Why Raise Chickens?
I have been raising chickens on and off since I was thirteen years old. As my boyfriend and I are embarking on this “be more sustainable” venture, chickens are the perfect choice to start with. In fact, if you have even a little bit of yard and are interested in being more sustainable, chickens are a must have. Here’s why.
If I had a dollar for every time someone asked me, “Don’t you need a rooster to have eggs?” Well, I wouldn’t be rich, but I might be able to go out for lunch. I have even had people tell me they don’t want to raise chickens because they don’t want to deal with having a rooster. Well, I’m here to tell you that chickens will lay eggs even if they have never even seen a rooster. Chickens are that cool. So, if your hesitation is having a rooster around, rest assured. You don’t need one.
A good egg-laying breed of chicken will lay up to 5-6 eggs per week in good conditions. Even one chicken in your yard will give a family of two plenty of eggs. Two to four chickens will easily feed a family of four even if you bake a lot. Six chickens will give you enough for you and your family AND friends.
The cost for upkeep is minimal. If you have enough room, free-ranging your chickens is a great way to remove ticks, ants and other insects from your yard while fertilizing your grass. It also keeps your chickens healthy and happy on a minimal amount of feed. You may still want to provide some feed in the mornings or evenings, but most of their daily intake will be from what they find scratching around the yard. The only watch out with free-ranging is predators. (Okay, and you may not want to walk barefoot around where they’ve been scratching.)
I also give our chickens any vegetable kitchen scraps. They love this and come running when they hear me come out the kitchen door. They LOVE tomatoes, fight over peels and chase each other for the leftover ears of corn on the cob. Adding kitchen scraps is a healthy way to increase their food intake and reduce the amount of grain you need to feed. It also gives them something fresh to munch on during the winter months. But remember…it’s vegetable kitchen scraps.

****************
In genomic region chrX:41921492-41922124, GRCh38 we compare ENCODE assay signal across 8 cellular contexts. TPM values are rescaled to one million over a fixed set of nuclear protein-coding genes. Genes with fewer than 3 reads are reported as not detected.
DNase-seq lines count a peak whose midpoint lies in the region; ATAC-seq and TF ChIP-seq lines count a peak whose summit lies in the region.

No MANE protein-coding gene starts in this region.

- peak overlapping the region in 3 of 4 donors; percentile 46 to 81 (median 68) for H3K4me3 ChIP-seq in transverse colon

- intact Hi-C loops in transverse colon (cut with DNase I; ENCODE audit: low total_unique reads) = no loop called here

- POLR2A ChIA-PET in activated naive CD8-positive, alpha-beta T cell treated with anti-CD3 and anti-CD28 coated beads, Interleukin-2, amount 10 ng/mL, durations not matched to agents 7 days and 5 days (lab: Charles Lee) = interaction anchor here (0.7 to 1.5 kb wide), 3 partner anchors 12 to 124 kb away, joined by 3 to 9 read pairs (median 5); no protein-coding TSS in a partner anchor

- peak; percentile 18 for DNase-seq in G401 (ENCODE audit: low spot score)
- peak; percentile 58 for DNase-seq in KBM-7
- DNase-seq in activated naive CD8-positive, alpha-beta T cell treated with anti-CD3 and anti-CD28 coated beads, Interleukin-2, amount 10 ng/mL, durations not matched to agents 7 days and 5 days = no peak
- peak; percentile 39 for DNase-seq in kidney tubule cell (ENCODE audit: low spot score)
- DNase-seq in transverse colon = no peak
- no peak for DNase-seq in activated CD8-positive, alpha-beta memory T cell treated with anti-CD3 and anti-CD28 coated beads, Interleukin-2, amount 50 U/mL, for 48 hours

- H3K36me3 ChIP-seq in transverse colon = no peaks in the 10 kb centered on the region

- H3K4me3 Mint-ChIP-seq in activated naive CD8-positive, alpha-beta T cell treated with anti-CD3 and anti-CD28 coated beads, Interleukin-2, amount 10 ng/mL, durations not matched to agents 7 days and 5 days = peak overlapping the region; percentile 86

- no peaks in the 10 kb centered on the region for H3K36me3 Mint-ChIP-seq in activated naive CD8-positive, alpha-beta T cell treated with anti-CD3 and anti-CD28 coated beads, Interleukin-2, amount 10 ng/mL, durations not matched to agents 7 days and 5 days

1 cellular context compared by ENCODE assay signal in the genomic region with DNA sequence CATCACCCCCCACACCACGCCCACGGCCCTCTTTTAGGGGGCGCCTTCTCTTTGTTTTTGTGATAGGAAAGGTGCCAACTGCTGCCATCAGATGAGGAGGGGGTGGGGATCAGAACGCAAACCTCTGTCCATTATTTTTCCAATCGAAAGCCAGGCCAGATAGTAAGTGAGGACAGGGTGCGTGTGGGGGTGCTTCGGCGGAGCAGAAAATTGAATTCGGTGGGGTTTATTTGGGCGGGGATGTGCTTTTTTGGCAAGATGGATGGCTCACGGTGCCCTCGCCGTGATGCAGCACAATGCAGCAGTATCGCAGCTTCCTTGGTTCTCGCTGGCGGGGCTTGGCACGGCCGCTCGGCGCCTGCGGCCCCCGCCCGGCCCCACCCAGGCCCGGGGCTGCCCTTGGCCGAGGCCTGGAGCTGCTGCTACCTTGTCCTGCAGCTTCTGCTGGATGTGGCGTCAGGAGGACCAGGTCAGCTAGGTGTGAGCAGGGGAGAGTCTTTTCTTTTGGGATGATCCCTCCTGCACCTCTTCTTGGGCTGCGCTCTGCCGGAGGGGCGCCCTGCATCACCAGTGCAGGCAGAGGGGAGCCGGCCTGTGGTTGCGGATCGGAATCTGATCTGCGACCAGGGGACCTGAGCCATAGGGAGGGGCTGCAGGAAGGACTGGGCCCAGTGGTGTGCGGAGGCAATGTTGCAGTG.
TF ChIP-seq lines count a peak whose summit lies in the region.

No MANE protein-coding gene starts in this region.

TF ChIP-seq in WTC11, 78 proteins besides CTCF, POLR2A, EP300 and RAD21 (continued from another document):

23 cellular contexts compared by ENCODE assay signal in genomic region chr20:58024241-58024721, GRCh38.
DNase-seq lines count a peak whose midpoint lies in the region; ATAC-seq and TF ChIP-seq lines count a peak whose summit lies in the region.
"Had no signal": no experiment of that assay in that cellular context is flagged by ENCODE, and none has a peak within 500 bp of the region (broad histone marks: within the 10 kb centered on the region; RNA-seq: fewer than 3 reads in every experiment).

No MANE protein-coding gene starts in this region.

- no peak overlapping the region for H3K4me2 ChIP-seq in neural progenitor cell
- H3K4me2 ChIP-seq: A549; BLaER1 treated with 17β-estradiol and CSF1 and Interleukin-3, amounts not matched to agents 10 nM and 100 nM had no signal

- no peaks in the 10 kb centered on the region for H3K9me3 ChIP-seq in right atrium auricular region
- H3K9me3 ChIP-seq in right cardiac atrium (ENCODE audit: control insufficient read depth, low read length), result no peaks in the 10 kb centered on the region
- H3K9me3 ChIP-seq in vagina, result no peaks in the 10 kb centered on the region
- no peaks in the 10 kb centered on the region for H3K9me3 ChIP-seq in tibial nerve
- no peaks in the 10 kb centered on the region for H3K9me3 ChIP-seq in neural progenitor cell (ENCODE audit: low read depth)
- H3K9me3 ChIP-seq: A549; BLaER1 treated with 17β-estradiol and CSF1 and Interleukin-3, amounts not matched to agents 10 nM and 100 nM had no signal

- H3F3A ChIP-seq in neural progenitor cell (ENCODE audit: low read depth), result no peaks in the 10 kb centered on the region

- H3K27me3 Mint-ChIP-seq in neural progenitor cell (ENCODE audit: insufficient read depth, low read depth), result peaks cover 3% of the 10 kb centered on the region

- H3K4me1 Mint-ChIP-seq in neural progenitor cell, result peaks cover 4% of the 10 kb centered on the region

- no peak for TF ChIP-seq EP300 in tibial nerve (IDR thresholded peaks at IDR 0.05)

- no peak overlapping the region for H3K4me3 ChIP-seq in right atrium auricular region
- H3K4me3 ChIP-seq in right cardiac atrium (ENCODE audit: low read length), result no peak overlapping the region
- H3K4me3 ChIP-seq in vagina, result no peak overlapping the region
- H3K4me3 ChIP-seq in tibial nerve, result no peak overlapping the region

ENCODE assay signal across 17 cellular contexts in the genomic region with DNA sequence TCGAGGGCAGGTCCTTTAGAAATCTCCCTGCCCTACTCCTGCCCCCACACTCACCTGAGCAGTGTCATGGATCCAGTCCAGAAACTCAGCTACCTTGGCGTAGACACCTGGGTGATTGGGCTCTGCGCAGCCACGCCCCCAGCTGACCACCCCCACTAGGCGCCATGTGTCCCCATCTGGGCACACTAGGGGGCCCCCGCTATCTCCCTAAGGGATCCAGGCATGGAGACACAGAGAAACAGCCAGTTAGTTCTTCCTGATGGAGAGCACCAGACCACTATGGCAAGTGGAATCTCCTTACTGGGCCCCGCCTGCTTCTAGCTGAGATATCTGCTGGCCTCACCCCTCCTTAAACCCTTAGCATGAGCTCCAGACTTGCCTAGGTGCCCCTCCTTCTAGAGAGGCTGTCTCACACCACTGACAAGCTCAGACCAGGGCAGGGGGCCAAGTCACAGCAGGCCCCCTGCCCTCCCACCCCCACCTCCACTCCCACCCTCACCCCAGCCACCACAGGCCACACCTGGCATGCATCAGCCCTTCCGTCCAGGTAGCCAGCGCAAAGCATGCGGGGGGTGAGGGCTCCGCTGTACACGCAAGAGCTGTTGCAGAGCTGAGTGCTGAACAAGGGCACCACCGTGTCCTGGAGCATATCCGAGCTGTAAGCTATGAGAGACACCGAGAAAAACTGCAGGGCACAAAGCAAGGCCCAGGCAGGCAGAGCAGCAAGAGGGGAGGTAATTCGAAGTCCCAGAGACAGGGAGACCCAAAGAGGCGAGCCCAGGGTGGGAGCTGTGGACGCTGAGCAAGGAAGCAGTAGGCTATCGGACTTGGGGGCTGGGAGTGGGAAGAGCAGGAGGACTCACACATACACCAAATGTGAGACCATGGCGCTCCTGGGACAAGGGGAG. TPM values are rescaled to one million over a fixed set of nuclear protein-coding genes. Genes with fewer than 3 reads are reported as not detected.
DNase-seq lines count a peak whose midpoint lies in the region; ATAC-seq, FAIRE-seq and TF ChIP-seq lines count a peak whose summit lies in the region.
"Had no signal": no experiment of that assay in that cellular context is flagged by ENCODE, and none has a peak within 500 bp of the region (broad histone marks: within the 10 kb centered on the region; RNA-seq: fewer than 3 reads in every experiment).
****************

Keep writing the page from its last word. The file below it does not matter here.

Keep in mind that egg production slows in the winter months, as chickens age or if they become stressed. Keeping a light on in the coop during the darker months will help. I typically use more hay or straw for the bedding in the colder months to help keep them warm. They also get more feed as they can’t go out to scavenge as much, if at all.
Egg production will reduce approximately ten percent each year, so you will want to cull your older chickens and replace them with new ones every couple of years or so. While older chickens are not good for roasters and egg laying chickens tend to be less meaty, they still make excellent stew birds.
So there you have it. If you have ever considered raising chickens, I encourage you to give it a try. Your local feed store will often start taking orders for baby chicks in March, but you can also check out online catalogs or look for a local hatchery.
Do some research on breeds. Up here in the north we like the heartier breeds. I have always raised Rhode Island Reds, though I may try the newer New Hampshire Reds at some point. These birds are bigger than many egg-laying birds, which discourages predators (albeit only slightly), they are heartier in the colder months, disease resistant and are prolific layers.
You will find that every chicken owner has his or her favorites and really it is all about personal choice. All chickens lay eggs and you have to be happy with the birds you own.
We have a mix of Rhode Island Reds and Black Stars and one RIR Rooster who “accidentally” came with the group. As long as he behaves we figure he can stick around. We’ve named him Stu, just in case. Who knows, maybe we’ll get a broody chicken and next year we’ll have our own baby chicks.